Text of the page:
One of the several factors that have exacerbated the difficulties test engineers have with memory is the complexities of these buses. Many of the most prominent memory buses, such as the various generations of double-data-rate (DDR) memory, have achieved very high data transfer rates at the expense of simplicity. Indeed, each generation’s higher data rates have only exacerbated the difficulties of testing memory buses. A closer look at the complexities of the basic architecture of the DDR memory bus illustrates this point.
Data transfers to DDR memory are able to achieve their high speeds, DDR1 was rated up to 400 mega-transfers per second (MT/s), DDR2 up to 1066 MT/s and, DDR3 up to 2133 MT/s, because both the rising and falling edges of a signal (Figure 1) communicate a bit of data and the IO clock can be four times faster than the internal memory clock.
Figure 1: DDR signals carry data on rising and falling signal edges
Slower, previous generation bus architectures could transfer only one bit on either the rising or falling edge of a signal. DDR is able to communicate a bit on both the rising and falling edges because it is a source-synchronous memory bus whereby the clock that is required to synchronize the DDR signals at the receiver is communicated over the DDR bus along with data and address signals. The clock, which is sometimes referred to as a strobe, is usually generated by the same device that generates the data and address signals, such as a memory controller, because this device’s process-voltage-temperature (PVT) variation is likely to be more consistent than it would be if the clock were generated by another device.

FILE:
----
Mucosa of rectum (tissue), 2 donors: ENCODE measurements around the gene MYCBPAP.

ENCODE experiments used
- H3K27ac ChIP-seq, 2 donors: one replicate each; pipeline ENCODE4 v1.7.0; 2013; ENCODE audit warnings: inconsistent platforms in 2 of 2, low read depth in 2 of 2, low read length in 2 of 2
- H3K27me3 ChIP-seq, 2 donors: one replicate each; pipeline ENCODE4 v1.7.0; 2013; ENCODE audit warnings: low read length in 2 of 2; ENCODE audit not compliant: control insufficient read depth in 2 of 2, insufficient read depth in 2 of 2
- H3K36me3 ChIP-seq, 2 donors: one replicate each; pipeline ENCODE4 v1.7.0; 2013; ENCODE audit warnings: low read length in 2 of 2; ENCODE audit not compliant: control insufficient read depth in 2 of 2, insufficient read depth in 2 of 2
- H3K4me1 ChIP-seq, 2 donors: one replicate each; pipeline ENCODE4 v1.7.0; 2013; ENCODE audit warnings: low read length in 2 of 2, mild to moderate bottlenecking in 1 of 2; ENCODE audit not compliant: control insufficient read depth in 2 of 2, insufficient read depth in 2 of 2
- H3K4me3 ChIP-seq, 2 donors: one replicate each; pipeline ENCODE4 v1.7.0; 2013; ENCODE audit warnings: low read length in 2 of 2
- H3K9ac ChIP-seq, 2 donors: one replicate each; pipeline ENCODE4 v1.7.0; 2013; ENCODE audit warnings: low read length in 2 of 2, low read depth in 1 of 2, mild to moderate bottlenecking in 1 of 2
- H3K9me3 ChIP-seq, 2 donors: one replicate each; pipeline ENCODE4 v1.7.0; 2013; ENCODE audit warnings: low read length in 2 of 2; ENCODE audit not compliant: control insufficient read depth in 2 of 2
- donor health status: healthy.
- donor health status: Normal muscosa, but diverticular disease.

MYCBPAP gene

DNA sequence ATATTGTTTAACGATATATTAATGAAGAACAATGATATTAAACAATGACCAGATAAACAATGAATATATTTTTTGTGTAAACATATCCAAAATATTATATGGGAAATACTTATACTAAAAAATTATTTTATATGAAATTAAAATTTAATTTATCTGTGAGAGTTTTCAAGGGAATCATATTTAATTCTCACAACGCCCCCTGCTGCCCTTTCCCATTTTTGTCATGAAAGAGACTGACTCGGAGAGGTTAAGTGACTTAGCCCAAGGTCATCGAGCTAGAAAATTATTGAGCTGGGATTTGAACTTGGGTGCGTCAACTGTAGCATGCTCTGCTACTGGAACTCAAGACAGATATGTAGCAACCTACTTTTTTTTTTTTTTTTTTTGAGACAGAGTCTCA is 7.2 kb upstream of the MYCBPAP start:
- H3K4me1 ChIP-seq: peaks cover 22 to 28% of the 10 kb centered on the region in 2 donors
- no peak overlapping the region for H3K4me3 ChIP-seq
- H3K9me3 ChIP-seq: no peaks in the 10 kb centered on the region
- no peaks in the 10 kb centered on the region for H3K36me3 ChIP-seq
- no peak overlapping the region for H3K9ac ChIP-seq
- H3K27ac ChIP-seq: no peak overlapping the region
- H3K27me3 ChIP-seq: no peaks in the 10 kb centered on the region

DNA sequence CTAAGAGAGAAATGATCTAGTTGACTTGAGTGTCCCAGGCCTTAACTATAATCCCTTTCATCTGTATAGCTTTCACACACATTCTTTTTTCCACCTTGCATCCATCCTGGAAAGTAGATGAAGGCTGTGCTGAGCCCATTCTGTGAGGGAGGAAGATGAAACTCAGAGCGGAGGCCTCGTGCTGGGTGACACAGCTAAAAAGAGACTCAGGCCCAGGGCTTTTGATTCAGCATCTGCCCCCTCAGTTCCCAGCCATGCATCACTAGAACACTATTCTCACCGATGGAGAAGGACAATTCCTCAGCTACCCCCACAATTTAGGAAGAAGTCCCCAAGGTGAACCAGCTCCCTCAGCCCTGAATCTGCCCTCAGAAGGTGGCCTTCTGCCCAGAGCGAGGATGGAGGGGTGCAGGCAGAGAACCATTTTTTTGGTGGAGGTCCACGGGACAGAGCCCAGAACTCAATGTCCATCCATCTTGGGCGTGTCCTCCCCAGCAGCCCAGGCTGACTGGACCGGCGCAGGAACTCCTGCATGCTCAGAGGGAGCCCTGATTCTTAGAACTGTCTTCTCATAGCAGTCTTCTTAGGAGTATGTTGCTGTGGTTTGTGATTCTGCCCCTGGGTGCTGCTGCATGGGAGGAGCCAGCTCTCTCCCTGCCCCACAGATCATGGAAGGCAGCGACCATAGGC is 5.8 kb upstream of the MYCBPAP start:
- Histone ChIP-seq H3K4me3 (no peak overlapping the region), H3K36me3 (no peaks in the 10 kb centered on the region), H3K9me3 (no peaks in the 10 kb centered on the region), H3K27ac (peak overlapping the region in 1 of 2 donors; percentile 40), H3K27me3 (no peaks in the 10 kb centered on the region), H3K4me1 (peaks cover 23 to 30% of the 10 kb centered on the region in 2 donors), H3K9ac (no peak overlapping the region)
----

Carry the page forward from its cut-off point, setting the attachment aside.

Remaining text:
When the clock is properly synchronized with the data and address signals, both the rising and falling edges of the clock signal will be correctly synchronized at the receiver and two bits of data will be transmitted during one cycle of the DDR clock without synchronizing any phase lock loops (PLL) or using any clock/data recovery schemes. At this level of complexity, structural shorts and opens are not the only causes of failed memory transfers. The integrity of the clock, data, and address signals may be susceptible to temperature, jitter, noise, voltage aberrations and other environmental conditions. In addition, these high-speed memory signals are very sensitive to board manufacturing variations in resistance, capacitance, inductance and others. Any of these factors can adversely affect the timing of the data window that is needed for a valid DDR memory transfer.
Often the DDR bus must be tuned by adjusting the parameters of the data window to optimize data throughput. Failing to achieve a valid data window on a particular circuit board’s DDR bus may indicate that the manufacturing process which produced the board exceeds design tolerances or is defect prone.